Planning and preparing your meals can save you time and money, and help you reach your fitness goals faster by ensuring you always have nutritious food on hand for those mornings when you have to dash out the house in a rush or evenings when you work late and are too tired to cook.
Still need some more convincing? We've explained the benefits meal prepping and techniques to master it below...
Why meal plan?
When you’re tired and hungry, it’s easy to eat whatever is most convenient which can take you further away from your health and fitness goals. Whilst you still want to leave an element of flexibility to your meals to allow for eating intuitively, having some meals (or just elements of meals) planned and cooked in advance ensures you always have nutrient-rich options available. This might be as simple as chopping up some carrots, cucumber and pepper and keeping them in the fridge with some hummus to snack on, or you might cook up a few days’ worth of lunches and dinners so you can make sure you’re eating in line with your goals.
By taking half an hour or so at the weekend to plan your meals, you can save yourself time and hassle during the week. Always in a rush in the morning? Plan to make up a batch of overnight oats the evening before? Always end up having to grab something less than nutritious from the canteen for lunch? Plan some simple meals you can cook up at the weekend to pop into a lunchbox for the week. By planning what you’re cooking during the week, you can create a grocery list so you don’t only save time by going to the supermarket less, but also by spending less time there because you know exactly what you’re looking for!
On average, Londoners spend £6.60 on their lunch on work days – that’s over £30 a week! Make your own lunches and you’re probably looking at £1-2 per meal which could save you over £20 a week. And it’s the same with dinner too! The average take away will set you back around £10 whereas the cost of a nutrient-rich home cooked dinner like a three bean chilli with rice or a beef stir-fry usually ranges from £2-4 per portion.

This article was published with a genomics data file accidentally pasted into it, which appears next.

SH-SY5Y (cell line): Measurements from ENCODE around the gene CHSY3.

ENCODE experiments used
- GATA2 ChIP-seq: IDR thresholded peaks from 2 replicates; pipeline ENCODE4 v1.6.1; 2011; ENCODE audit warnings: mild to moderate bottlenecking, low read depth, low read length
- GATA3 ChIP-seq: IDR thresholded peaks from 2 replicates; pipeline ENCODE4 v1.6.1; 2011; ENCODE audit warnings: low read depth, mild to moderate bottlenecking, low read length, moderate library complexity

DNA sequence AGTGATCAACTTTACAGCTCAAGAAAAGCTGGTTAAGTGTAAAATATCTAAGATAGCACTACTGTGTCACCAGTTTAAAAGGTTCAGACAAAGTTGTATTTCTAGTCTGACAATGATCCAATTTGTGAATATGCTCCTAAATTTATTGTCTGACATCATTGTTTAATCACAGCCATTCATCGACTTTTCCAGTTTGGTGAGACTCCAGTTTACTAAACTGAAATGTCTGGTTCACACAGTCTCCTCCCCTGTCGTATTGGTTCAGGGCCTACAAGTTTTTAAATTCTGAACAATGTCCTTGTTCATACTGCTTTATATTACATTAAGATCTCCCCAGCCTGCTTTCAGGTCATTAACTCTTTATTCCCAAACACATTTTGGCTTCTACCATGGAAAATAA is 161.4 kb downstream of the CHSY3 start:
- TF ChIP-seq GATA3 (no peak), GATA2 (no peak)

On average, we waste £700 a year on food that gets thrown away – that’s 7.3 million tonnes of household food waste in the UK each year. Meal planning is a great way of ensuring you only buy what you need so no leftovers go to waste. If you usually cook up a roast dinner on Sunday and you always have leftover vegetables and chicken, simple find a good recipe for chicken and vegetable soup and you can take it to work on Monday. Or if you always find yourself with a fruit bowl full or overripe bananas at the end of the week, bake them into a banana bread or whizz them into some vegan banana pancakes [link to vegan pancake recipe on blog].
How to meal plan
So, where do you begin? When it comes to making changes in our lifestyle, it’s important to start small and keep it simple – this way, the healthy habits we create will last. Here are a few ideas to help you transition easily into meal planning – start with the idea that feels the easiest, and, once you feel like you’ve got into the habit of doing that, add in another element of meal planning. Make sure you allow for some flexibility as well – spontaneous cake dates every so often are important too!
1. Leftovers for lunch
Simply plan to cook double portions of dinner to take to work for lunch the next day. This works well with soups, stews, dahls, omelettes, stuffed baked potatoes and pasta dishes.
2. Batch cook dinners
If you hate cooking when you get in from work then plan some meals in advance and set some time aside at the weekend to batch cook meals you can freeze and reheat during the week. Easy meals to batch cook are bolognese, chilli, and pasta bake.
3. Make breakfast in advance
Most people are in a rush in the morning so one way of ensuring you eat a breakfast that will move you closer to your health and fitness goals is to make a few portions on an evening when you have a bit more time. Easy make-ahead breakfast are overnight oats, mini frittatas, muesli breakfast muffins, fruit and nut protein balls, chia pudding and baked oatmeal.
4. Pre-prepare elements of meals
If you don’t like deciding exactly what you’re going to eat too far in advance then cooking up a selection of nutrient-rich foods at the weekend and dishing up what you fancy when you fancy it works perfectly. Great options to cook in advance are roasted vegetables, baked sweet potatoes, boiled eggs, roasted chickpeas, baked salmon, boiled rice and quinoa, and you can even make your own dips like hummus and guacamole to add to your meals too.
5. Check your schedule
Get in the habit of giving yourself half an hour or so on a Sunday evening to look at your diary and plan your meals for the week. You might find it works best to plan meals based on a key ingredient (e.g. fish-based meal, lentil based meal, pasta-based meal…) or you may want to be more specific with all ingredients and amounts planned in advance. Make note of any days when you’ll be really busy and plan to cook extra the day before. Notice if there are certain days or times of the day when you end up snacking on foods that aren’t so nutritious and plan snacks to prepare to take with you in advance.